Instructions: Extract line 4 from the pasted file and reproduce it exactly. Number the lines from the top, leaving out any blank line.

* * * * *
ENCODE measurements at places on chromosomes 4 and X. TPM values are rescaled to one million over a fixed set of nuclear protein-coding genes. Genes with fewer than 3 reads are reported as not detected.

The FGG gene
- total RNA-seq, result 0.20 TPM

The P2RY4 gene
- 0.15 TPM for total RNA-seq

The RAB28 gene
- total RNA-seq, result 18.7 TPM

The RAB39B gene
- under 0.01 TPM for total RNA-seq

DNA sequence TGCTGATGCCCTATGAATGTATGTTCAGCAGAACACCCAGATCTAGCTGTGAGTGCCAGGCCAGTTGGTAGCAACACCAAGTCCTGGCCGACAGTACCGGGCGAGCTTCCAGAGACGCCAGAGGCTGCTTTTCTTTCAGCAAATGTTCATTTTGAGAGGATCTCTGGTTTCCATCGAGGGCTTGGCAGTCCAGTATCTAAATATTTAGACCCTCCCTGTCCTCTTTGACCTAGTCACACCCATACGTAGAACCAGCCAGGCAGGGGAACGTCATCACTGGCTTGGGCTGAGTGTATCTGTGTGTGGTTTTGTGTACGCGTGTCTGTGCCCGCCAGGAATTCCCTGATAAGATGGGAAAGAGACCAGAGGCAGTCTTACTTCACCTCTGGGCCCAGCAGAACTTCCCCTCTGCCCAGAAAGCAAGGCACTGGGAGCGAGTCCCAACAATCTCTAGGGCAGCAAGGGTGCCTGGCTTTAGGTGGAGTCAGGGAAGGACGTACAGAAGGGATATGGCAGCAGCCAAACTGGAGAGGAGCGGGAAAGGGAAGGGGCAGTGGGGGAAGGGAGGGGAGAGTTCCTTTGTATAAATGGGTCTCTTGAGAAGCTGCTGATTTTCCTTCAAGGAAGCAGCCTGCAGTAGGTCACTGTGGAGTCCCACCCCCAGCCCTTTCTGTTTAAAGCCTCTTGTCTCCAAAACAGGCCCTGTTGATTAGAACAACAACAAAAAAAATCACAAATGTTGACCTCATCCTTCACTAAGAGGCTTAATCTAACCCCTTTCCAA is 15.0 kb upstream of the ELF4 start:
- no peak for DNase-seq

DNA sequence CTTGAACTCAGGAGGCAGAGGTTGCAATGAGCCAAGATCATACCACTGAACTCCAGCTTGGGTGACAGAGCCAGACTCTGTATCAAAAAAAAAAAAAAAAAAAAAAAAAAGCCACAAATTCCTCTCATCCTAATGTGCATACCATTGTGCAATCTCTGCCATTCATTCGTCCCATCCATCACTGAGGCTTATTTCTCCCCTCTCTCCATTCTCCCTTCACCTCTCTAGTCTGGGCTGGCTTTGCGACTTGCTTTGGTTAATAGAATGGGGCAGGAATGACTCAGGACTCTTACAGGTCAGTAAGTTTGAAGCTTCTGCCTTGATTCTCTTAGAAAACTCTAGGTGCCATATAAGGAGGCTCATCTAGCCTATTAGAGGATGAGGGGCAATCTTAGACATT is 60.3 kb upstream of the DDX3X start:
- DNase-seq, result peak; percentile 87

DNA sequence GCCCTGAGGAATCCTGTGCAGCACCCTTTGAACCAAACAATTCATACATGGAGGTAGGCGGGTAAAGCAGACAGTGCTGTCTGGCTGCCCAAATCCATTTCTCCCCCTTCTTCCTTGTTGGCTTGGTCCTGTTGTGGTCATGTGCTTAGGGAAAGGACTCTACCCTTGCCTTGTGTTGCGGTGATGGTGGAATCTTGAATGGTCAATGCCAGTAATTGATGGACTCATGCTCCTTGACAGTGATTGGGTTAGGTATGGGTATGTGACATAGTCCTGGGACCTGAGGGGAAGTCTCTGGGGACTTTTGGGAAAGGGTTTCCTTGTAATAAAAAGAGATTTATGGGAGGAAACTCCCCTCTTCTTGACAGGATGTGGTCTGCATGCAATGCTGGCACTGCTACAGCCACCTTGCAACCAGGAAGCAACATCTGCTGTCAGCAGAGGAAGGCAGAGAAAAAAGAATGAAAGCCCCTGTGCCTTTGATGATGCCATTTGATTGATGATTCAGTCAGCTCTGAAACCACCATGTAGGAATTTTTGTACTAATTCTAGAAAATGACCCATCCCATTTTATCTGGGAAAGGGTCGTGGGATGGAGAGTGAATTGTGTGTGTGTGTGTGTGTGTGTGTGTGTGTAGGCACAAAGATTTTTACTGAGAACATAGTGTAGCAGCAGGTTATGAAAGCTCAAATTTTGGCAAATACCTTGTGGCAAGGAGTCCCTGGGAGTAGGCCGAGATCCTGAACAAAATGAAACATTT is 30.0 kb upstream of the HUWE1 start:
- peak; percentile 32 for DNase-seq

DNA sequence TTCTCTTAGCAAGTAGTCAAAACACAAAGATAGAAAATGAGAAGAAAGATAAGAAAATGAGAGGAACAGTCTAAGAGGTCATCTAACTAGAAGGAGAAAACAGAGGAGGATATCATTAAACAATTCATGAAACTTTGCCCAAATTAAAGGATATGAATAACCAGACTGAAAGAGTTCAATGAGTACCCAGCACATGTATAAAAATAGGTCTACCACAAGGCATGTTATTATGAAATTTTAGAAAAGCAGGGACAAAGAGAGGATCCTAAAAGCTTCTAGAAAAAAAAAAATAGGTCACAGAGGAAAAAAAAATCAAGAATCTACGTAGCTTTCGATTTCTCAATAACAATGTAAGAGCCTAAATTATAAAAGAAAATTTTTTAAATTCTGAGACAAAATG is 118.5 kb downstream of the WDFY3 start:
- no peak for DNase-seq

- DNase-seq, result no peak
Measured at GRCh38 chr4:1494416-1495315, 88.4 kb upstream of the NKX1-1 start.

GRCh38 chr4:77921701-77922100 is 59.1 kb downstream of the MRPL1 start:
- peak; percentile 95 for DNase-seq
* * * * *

The P2RY4 gene